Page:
Our very own Andi Zeisler reviewed Katie Roiphe's new essay collection In Praise of Messy Lives for the Los Angeles Review of Books. As Andi puts it, "Spoiler alert: It annoyed me." Andi's review, however, is the opposite of annoying. You should read it!
Young adult literature features a number of depictions of mentally ill characters, from authors who both bother to do their homework and take the time to present their work well and authors who don't seem to feel that research and sensitivity are necessary. In YA especially, depictions of mental illness are critical because some readers may be struggling with emotions and experiences they do not understand, or don't have words for; some mental illnesses start to manifest during young adulthood, and can be overwhelming and alarming as people start to realize that something about their adolescence is different from that of their peers. Reading about people like them can be a reminder that no, they are not abnormal or freakish, and their experiences are not unusual.
Late last month, we were lucky enough to have Kel Karpinski, a Library Science student located in Chicago, come to Portland to work at our Community Lending Library for the week. She helped us catalog a whole bunch of books (thanks to all of you who have been sending book donations lately!) and created a list of books that we need to bring into our library in order to provide a more comprehensive selection of books written by and for Latina and Latin American women. Before she left us, we asked her if she'd like to share her passion for librarianship as well as some of her favorite books with our readers. Fortunately, she said yes.
Here at the Bitch Community Lending Library, we're spending the spring talking about sex work. Last Tuesday, our book club got together to discuss Working Sex: Sex Workers Write About a Changing Industry edited by Annie Oakley. In April we'll be discussing Unequal Desires: Race and Erotic Capital in the Stripping Industry by Siobhan Brooks, and in May we'll read Rent Girl by Michelle Tea. If you're in Portland, come to our book clubs! But regardless of where you are, if you're looking to put a few books that explore the sex industry on your bedside table, you should read along with us.
If there are other books about sex work that you would like to recommend to readers, leave them in the comments!
Kominsky-Crumb. Gloeckner. Barry. Satrapi. Bechdel. Some of the most well-renowned contemporary female comic artists are all featured in the book Graphic Women: Life Narrative & Contemporary Comics by Hillary Chute, published by Columbia University Press. Chute, an associate professor at University of Chicago (and who helped edit Art Spiegelman's MetaMaus), has written one of the only books out there that specifically looks out how female comic artists tell their story through comics. (And it features a killer cover design by Israeli comics artist Rutu Modan.)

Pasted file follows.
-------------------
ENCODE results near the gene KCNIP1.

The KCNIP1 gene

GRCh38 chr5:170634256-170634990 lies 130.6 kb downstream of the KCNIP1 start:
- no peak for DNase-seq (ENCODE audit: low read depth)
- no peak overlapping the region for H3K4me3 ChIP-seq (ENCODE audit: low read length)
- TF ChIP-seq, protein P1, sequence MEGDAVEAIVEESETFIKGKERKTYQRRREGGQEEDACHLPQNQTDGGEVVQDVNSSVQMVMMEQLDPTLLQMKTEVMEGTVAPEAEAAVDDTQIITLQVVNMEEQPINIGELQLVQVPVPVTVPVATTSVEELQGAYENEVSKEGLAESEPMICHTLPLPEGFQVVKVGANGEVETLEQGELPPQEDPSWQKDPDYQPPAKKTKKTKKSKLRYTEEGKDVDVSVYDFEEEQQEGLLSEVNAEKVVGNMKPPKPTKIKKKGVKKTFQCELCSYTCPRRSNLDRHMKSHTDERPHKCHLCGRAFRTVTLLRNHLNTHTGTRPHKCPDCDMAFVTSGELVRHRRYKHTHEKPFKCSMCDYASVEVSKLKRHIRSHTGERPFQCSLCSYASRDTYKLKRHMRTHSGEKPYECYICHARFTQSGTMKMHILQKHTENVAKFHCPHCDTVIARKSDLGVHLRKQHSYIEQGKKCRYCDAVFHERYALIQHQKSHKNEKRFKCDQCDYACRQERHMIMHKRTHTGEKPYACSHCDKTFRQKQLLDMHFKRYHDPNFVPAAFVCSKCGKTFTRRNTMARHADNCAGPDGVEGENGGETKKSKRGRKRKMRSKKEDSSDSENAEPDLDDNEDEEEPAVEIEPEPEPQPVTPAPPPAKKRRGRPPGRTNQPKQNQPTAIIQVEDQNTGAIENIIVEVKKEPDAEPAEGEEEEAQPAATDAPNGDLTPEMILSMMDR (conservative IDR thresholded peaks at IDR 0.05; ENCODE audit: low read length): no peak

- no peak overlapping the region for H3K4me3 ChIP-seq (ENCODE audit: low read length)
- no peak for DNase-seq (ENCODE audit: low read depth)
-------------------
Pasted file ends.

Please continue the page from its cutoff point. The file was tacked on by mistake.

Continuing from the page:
Anthologies are tricky projects to undertake. They are by their nature exclusive, as their purpose is either to further a canon's creation without challenging it, or to shatter boundaries and call for re-definitions and new critical perspectives. Either way, the vast majority of contributors to the anthologized media will be left out. Modern Women: Women Artists at the Museum of Modern Art is self-consciously trying to create both kinds of compilations at the same time. The book being about modern art specifically further complicates the viewing of these artists and their work—the editors are attempting to define and redefine a genre created to define and redefine. So it goes without saying that Modern Women is a pretty metaphysical literary and artistic experience.
In my recent quest to find quality young adult literature, I ended up sitting down to read several YA books about trans teenagers. Trans teens were hard to find in books while I was growing up, so I was pleased to discover several YA novels written in recent years that present very nuanced and sympathetic portrayals of trans teens.
These books are important. Most trans teens grow up feeling isolated because of widespread transphobia, and their ability to access resources is often limited. But these books can act as makeshift resources, showing trans teens that there are others out there that share their struggles. A couple even include lists of websites and phone numbers for trans teens at the end, presenting options for readers looking to further explore transitioning.
And these books aren't just important for trans teens. These books should be required reading for cisgendered teens and adults, as they tune the cisgendered reader into everyday struggles that trans teens encounter, and they teach the reader just how important it is that we work to eliminate transphobia.
For a long time, one of my favorite vegan thinkers has been A. Breeze Harper, author of the Sistah Vegan website/blog and now the author of her newly released book of the same name—out this month! Harper also contributes to the Vegans of Color blog—see my last post for a Q&A with the blog's founder—and perhaps not surprising when you consider her blog/book's name, her work centers on the intersections of racial identity, gender identity, and veganism in the U.S.